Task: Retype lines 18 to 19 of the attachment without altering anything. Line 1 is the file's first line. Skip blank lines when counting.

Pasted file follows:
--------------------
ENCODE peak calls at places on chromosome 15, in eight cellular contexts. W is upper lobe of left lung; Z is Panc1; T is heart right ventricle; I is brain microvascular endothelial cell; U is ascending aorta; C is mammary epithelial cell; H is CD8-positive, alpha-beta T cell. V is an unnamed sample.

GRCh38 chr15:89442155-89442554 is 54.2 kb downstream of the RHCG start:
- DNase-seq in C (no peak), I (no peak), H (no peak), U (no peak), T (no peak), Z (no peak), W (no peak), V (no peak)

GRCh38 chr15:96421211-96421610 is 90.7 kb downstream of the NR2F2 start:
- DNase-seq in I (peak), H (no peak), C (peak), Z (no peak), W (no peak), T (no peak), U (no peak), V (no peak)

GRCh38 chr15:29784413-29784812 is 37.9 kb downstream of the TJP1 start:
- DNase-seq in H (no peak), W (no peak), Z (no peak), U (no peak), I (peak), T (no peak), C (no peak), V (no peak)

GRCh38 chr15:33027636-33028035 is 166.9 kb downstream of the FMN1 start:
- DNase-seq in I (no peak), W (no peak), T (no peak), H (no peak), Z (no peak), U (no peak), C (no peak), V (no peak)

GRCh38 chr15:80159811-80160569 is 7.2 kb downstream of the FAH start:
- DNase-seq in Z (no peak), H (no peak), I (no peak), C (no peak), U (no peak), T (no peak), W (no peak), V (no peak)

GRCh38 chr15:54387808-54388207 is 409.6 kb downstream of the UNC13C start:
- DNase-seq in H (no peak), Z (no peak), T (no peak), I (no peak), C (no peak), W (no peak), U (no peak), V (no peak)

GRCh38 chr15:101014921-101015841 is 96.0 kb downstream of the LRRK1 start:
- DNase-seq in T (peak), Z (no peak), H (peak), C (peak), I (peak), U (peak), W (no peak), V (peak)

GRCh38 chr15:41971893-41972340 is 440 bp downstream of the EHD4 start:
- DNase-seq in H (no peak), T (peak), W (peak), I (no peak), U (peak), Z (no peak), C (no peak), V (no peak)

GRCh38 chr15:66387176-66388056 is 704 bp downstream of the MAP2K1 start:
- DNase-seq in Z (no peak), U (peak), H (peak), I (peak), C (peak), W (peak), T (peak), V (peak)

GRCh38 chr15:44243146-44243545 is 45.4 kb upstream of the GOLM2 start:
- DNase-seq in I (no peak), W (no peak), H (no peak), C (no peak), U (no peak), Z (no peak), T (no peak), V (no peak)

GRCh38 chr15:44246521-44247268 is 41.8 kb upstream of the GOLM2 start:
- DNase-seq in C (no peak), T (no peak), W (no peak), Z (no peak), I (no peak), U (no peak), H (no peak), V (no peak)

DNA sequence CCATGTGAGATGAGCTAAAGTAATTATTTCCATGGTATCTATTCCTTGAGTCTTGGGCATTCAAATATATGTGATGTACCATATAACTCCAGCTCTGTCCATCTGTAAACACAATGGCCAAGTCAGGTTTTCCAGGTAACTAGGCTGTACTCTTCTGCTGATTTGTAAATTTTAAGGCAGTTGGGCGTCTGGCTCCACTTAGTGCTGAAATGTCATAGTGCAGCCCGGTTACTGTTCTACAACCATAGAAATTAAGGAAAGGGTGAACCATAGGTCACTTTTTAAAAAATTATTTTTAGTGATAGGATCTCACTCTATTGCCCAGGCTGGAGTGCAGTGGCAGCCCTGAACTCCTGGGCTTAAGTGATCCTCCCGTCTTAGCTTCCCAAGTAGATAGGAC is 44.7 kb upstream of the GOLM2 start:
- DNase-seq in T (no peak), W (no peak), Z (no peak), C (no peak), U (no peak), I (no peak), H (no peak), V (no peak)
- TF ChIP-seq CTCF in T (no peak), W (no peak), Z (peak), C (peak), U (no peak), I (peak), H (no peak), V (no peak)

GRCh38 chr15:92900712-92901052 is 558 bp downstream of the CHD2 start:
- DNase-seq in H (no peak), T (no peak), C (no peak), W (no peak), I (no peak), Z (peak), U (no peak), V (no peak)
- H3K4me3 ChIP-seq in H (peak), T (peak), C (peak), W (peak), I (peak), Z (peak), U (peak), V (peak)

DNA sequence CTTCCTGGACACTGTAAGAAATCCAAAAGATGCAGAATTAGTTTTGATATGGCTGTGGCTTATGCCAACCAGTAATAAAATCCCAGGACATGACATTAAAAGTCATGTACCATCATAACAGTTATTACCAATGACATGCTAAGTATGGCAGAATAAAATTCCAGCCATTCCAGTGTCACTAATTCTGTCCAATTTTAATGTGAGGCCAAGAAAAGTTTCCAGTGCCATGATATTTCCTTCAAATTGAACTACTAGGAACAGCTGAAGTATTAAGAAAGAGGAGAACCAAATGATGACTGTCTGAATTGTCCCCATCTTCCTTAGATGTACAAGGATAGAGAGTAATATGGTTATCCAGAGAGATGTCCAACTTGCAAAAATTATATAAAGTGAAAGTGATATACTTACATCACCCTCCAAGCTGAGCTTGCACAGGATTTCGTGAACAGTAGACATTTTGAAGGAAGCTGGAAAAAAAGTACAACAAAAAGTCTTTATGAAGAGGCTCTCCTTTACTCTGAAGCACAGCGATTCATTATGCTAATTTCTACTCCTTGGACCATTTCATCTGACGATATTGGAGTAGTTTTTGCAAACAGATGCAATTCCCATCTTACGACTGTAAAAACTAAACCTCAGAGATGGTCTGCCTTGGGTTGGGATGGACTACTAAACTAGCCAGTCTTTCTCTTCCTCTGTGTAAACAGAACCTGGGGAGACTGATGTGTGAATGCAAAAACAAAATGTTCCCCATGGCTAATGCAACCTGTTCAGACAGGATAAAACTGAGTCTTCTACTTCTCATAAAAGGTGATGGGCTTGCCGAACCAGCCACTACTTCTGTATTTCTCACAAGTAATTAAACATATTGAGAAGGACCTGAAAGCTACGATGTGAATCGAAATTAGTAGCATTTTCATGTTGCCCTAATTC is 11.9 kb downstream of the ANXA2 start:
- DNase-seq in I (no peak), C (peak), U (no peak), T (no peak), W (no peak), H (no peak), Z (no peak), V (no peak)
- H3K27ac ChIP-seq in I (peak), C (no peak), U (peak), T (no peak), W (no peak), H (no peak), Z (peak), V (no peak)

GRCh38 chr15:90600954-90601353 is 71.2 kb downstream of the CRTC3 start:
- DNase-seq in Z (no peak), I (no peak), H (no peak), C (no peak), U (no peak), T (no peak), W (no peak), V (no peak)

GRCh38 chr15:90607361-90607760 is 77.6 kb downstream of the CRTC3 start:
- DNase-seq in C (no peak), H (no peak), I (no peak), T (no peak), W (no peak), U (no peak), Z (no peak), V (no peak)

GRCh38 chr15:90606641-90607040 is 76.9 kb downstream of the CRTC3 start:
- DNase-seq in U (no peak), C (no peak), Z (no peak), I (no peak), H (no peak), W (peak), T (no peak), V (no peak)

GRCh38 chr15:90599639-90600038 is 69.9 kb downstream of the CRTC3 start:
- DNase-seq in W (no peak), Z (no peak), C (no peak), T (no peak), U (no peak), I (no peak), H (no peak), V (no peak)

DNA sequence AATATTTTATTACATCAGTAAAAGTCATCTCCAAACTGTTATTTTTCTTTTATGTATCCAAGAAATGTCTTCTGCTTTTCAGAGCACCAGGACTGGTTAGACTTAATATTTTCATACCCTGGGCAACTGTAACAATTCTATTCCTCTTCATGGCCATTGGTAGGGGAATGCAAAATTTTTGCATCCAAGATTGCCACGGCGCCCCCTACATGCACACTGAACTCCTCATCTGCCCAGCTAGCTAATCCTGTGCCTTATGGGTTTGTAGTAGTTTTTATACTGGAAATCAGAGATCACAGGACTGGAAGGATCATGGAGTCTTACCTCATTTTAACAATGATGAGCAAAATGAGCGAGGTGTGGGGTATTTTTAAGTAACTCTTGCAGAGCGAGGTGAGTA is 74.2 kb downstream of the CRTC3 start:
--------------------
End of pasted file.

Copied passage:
GRCh38 chr15:66387176-66388056 is 704 bp downstream of the MAP2K1 start:
- DNase-seq in Z (no peak), U (peak), H (peak), I (peak), C (peak), W (peak), T (peak), V (peak)